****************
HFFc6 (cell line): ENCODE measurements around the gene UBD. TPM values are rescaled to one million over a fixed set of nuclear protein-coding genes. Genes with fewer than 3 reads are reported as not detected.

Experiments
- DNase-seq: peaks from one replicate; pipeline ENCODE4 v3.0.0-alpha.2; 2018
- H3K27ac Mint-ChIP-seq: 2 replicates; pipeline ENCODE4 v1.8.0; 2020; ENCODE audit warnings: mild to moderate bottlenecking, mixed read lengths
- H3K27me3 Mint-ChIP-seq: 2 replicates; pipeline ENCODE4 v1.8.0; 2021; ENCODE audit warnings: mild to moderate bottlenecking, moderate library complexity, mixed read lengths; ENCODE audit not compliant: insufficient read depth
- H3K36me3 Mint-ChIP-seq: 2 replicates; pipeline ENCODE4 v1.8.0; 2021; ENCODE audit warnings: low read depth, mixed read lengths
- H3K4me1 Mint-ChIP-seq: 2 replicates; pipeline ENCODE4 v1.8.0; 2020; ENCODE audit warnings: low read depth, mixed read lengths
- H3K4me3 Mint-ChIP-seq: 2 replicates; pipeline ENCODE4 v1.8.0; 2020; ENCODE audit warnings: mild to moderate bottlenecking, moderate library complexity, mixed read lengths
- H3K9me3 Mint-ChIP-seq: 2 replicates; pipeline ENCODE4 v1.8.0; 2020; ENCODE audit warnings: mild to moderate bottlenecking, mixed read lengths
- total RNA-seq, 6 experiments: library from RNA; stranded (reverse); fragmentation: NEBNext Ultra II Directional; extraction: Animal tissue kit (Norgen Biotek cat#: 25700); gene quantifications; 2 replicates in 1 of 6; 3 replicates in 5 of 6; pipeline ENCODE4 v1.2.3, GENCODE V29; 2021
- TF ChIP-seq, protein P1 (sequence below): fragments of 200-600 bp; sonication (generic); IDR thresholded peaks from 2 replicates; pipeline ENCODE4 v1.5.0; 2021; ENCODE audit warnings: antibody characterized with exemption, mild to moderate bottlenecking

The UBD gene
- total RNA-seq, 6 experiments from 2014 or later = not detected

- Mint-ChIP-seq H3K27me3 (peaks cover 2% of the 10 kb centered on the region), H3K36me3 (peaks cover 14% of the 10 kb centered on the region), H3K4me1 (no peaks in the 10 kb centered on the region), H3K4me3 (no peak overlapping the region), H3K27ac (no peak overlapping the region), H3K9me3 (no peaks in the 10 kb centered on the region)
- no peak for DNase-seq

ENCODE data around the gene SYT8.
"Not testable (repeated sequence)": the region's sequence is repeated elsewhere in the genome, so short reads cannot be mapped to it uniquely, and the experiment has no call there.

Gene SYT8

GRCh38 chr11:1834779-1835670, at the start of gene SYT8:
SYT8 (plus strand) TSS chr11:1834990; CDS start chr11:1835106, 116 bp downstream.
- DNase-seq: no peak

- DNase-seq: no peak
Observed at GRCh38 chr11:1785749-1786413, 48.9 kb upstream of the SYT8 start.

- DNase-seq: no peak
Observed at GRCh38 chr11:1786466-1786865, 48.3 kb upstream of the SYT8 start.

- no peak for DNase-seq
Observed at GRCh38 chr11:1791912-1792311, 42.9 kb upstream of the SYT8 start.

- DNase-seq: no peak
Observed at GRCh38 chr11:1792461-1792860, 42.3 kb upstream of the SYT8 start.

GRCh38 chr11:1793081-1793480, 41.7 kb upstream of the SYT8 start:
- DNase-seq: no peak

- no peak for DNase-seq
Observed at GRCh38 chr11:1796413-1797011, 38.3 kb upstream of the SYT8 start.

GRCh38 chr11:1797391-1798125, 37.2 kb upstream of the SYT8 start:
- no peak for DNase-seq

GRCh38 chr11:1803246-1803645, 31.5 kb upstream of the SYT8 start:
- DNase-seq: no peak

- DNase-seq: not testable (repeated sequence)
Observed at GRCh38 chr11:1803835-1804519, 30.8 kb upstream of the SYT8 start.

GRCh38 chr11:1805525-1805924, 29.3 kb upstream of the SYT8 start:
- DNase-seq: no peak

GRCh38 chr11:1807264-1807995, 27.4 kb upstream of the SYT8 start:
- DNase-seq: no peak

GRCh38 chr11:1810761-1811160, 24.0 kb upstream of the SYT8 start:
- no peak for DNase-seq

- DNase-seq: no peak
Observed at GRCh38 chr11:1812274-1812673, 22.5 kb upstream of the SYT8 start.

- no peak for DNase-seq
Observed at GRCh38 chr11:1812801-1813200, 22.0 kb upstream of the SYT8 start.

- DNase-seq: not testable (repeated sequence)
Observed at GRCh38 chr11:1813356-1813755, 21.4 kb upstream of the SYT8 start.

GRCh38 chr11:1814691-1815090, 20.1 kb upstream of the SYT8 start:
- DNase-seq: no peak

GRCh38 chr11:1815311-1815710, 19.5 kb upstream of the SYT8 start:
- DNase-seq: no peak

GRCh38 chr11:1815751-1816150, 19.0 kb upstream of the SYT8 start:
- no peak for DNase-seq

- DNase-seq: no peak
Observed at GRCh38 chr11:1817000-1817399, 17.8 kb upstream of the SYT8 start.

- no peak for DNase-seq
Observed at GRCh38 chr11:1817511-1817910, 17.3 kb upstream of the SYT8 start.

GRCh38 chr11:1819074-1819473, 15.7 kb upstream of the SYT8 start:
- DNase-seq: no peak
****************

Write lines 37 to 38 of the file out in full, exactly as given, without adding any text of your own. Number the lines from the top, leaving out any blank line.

- DNase-seq: no peak

- DNase-seq: not testable (repeated sequence)